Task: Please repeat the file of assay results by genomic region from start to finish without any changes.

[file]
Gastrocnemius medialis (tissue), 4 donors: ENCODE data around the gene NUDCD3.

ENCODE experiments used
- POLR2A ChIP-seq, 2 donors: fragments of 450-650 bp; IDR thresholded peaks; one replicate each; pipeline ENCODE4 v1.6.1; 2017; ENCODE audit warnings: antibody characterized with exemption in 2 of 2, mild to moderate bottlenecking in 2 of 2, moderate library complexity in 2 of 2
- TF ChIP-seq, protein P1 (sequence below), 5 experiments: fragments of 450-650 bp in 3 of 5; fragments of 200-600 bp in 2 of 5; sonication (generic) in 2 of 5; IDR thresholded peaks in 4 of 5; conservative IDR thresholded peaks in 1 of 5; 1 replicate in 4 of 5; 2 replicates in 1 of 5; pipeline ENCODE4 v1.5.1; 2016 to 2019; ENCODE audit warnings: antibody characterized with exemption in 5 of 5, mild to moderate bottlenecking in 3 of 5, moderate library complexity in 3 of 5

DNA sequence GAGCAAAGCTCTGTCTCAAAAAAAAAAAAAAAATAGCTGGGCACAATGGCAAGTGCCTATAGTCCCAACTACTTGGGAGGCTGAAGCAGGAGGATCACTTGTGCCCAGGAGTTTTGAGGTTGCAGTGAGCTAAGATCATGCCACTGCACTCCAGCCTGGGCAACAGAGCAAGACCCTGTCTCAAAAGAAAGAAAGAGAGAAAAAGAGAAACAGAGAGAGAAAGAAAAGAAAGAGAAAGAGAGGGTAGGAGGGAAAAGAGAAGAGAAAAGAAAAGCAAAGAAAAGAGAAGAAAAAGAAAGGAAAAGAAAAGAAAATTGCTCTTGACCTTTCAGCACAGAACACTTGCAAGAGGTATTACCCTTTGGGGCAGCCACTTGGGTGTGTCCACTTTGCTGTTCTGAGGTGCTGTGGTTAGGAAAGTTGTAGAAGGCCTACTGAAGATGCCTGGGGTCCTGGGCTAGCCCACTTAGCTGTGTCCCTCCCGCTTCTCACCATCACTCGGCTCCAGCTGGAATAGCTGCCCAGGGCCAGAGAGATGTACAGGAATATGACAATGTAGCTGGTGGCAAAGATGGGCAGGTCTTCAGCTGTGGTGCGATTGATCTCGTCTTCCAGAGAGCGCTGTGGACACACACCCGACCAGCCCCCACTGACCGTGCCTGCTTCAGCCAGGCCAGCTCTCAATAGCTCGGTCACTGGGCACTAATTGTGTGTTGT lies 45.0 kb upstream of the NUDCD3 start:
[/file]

Gastrocnemius medialis (tissue), 4 donors: ENCODE data around the gene NUDCD3.

ENCODE experiments used
- POLR2A ChIP-seq, 2 donors: fragments of 450-650 bp; IDR thresholded peaks; one replicate each; pipeline ENCODE4 v1.6.1; 2017; ENCODE audit warnings: antibody characterized with exemption in 2 of 2, mild to moderate bottlenecking in 2 of 2, moderate library complexity in 2 of 2
- TF ChIP-seq, protein P1 (sequence below), 5 experiments: fragments of 450-650 bp in 3 of 5; fragments of 200-600 bp in 2 of 5; sonication (generic) in 2 of 5; IDR thresholded peaks in 4 of 5; conservative IDR thresholded peaks in 1 of 5; 1 replicate in 4 of 5; 2 replicates in 1 of 5; pipeline ENCODE4 v1.5.1; 2016 to 2019; ENCODE audit warnings: antibody characterized with exemption in 5 of 5, mild to moderate bottlenecking in 3 of 5, moderate library complexity in 3 of 5

DNA sequence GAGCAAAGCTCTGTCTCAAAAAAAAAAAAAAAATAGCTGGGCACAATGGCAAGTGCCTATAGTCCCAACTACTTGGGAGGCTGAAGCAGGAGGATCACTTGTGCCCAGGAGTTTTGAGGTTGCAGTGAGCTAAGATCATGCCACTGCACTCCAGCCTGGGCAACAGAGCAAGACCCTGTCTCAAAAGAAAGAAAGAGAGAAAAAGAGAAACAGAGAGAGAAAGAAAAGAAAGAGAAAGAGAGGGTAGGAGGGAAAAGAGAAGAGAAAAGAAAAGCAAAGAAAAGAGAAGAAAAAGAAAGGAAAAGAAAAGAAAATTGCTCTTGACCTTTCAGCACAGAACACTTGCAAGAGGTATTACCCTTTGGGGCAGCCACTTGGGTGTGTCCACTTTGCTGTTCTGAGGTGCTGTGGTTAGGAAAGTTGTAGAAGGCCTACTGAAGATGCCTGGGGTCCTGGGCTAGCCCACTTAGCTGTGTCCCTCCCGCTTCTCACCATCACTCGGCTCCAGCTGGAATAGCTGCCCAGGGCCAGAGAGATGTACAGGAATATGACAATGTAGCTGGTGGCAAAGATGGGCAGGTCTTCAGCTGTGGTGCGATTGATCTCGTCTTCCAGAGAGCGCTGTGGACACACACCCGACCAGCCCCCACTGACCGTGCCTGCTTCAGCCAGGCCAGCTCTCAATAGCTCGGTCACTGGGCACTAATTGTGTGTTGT lies 45.0 kb upstream of the NUDCD3 start: